House receives state governor’s budget amendment for 2013-14
by KEVIN BROOKS, State Rep.
Apr 08, 2013 | 655 views | 0 0 comments | 4 4 recommendations | email to a friend | print
Gov. Bill Haslam last week unveiled additions to the Fiscal Year 2013-14 budget to be considered by the Tennessee House of Representatives in the coming weeks. The governor presented his original budget on Jan. 28, with this supplemental appropriations amendment specifying additional funding for various projects across the state.

The budget amendment, which reflects the conservative priorities of citizens throughout Tennessee, represents a responsible blueprint that balances the state budget and lowers taxes.

Notable funding priorities in the budget amendment include:

- $5.2 million in additional revenue from the tobacco settlement for a total of $43.1 million to support Healthier Tennessee;

- $1.37 million restored for the Department of Mental Health and Substance Abuse Services Peer Support Centers;

- $225,700 restored for the Department of Intellectual and Developmental Disabilities for positions in West, Middle and East Tennessee;

- $250,000 more to Family Violence Shelters;

- $1 million grant for University of Tennessee, Martin Parsons Campus nursing program;

- $44.6 million for the state’s Fast Track Job Training Assistance Program;

- $1.26 million for infrastructure at Rocky Fork State Park;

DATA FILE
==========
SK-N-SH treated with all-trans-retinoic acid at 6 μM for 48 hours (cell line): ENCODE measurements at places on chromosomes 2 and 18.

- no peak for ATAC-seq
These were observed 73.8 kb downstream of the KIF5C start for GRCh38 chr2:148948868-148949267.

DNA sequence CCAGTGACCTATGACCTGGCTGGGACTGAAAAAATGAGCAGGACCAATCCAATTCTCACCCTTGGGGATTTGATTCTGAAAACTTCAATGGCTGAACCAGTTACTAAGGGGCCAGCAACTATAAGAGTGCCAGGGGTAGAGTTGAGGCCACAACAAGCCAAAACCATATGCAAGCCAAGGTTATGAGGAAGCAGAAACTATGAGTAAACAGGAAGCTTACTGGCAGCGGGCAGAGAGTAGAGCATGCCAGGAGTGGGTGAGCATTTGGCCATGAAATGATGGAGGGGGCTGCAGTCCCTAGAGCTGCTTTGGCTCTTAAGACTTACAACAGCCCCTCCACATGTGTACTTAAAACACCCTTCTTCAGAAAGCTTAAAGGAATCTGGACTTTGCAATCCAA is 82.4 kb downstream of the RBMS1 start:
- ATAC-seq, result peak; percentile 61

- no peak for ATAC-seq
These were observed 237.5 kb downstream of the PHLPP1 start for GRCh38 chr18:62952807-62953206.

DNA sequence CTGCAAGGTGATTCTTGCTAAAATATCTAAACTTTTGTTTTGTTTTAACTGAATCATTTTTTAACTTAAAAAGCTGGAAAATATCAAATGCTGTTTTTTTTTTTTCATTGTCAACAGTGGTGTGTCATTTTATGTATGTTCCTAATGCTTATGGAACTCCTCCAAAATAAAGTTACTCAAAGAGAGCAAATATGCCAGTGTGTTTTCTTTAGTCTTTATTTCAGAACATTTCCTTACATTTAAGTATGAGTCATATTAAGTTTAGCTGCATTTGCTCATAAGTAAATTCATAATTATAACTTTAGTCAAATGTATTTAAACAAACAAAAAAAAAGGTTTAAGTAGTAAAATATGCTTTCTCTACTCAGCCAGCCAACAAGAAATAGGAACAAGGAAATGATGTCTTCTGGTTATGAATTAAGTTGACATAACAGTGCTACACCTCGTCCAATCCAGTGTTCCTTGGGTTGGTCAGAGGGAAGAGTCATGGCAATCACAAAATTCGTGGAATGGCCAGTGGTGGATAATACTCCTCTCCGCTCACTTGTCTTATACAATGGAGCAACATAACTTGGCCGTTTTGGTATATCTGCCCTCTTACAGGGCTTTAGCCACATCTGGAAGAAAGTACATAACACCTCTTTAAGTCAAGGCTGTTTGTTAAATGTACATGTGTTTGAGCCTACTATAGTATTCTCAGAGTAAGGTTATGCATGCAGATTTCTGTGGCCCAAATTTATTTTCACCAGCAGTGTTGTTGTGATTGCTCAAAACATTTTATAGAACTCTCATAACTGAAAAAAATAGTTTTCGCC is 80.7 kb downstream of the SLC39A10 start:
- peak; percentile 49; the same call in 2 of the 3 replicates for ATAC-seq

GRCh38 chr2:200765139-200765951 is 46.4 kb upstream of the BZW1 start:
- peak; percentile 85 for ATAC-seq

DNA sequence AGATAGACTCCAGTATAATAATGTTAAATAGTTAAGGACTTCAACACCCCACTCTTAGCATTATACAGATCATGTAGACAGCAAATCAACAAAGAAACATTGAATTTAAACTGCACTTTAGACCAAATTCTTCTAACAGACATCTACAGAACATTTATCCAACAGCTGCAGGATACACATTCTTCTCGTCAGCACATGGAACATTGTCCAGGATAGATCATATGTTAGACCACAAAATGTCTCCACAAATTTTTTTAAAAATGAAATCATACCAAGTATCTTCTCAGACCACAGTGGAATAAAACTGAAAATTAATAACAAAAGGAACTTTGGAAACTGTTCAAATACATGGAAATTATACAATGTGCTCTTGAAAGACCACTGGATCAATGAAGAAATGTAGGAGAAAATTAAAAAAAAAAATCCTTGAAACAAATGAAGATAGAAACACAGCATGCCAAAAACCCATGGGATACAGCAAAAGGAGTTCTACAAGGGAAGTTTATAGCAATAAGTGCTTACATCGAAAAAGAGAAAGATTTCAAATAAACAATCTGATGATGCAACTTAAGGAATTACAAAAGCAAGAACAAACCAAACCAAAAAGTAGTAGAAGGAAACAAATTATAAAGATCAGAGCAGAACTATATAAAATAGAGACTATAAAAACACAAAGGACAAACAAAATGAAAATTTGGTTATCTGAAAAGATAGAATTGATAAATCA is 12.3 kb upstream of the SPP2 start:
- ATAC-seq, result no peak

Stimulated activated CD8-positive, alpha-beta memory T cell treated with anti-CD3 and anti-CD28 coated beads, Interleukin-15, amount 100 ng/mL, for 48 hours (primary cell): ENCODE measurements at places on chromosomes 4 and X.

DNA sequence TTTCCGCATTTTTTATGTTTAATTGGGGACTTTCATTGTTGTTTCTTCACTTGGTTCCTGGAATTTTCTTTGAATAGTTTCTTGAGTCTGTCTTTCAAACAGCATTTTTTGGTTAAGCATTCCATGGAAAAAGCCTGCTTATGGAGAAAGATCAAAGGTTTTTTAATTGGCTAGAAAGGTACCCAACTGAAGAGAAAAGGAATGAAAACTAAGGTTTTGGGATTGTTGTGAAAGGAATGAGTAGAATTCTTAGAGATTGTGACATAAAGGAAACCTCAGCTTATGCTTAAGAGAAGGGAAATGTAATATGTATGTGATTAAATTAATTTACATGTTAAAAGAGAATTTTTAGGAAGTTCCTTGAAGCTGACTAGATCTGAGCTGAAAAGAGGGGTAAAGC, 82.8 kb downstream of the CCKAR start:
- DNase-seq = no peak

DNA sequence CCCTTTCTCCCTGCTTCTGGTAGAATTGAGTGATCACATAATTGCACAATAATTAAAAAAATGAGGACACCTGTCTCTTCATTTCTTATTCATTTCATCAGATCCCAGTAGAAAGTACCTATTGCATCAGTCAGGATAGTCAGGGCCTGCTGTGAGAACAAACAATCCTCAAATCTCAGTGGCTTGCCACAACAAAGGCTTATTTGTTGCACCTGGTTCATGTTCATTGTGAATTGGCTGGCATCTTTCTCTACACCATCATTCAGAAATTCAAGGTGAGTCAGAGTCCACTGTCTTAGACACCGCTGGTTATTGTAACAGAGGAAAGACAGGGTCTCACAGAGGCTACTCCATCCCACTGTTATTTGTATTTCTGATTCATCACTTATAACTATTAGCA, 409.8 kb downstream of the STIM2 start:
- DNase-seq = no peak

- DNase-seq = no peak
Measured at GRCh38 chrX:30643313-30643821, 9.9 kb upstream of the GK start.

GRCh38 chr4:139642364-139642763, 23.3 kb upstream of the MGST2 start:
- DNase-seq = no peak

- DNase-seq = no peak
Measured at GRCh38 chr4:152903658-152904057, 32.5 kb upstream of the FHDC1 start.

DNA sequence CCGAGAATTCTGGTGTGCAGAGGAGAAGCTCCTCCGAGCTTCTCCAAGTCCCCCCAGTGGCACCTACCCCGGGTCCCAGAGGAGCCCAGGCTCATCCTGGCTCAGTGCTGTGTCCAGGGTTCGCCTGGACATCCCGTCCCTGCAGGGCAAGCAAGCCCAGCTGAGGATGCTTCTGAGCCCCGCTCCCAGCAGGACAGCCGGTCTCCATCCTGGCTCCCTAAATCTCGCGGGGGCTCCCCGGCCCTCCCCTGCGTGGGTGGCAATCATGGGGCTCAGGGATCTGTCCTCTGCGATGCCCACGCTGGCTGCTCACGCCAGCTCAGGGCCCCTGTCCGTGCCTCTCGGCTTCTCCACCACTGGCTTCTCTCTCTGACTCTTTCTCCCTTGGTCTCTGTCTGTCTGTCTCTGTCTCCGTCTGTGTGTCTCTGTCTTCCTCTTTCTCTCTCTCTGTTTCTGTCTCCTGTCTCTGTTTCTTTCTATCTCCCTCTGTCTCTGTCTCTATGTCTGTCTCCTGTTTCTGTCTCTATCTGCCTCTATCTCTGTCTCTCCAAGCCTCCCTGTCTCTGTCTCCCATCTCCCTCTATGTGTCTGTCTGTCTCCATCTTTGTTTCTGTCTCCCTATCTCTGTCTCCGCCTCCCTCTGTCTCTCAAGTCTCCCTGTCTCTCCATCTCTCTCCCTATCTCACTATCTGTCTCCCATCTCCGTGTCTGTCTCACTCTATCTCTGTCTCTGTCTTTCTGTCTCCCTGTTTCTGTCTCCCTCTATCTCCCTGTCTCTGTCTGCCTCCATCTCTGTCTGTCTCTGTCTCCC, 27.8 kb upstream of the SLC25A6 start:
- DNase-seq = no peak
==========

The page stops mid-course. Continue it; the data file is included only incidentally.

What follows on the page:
- $3 million for State Library and Archives and State Museum planning; and

- $1 million for the Civil Rights Museum in Memphis.

House lawmakers continue

trend of cutting taxes and

helping small businesses

Over the last few years, millions of dollars have been sent back to the people of our state in the form of tax cuts. This year, the trend continues as a package of tax-cutting measures makes its way through the House committee process.

Some include:

n House Bill 193: Cuts the sales tax on food from 5.25 percent to a flat 5 percent rate, saving consumers across the state approximately $25 million;

n House Bill 1184: Institutes a sales tax holiday program for small-businesses statewide;

n House Bill 192: Raises the Hall Tax exemption levels for senior citizens from $16,200 to $26,200 for single filers and from $27,000 to $37,000 for joint filers; and

n House Bill 64: Exempts Tennessee businesses from paying a portion of their annual excise tax, allowing businesses to use that money for expansion or other necessary costs.

In total, these bills, if passed by the Legislature, will put hundreds of millions of dollars back in the pockets of hardworking Tennesseans across the state. In addition, lawmakers agree, these measures will spur our economy and make Tennessee an even better place to live, work and raise a family.

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(Editor’s Note: State Rep. Kevin Brooks, R-Cleveland, serves the 24th Legislative District in Cleveland and Bradley County. Brooks and his wife, Kim, are actively involved in their community and local schools with their two children — Zach, who is attending Lee University, and Elizabeth, who attends Cleveland High School.)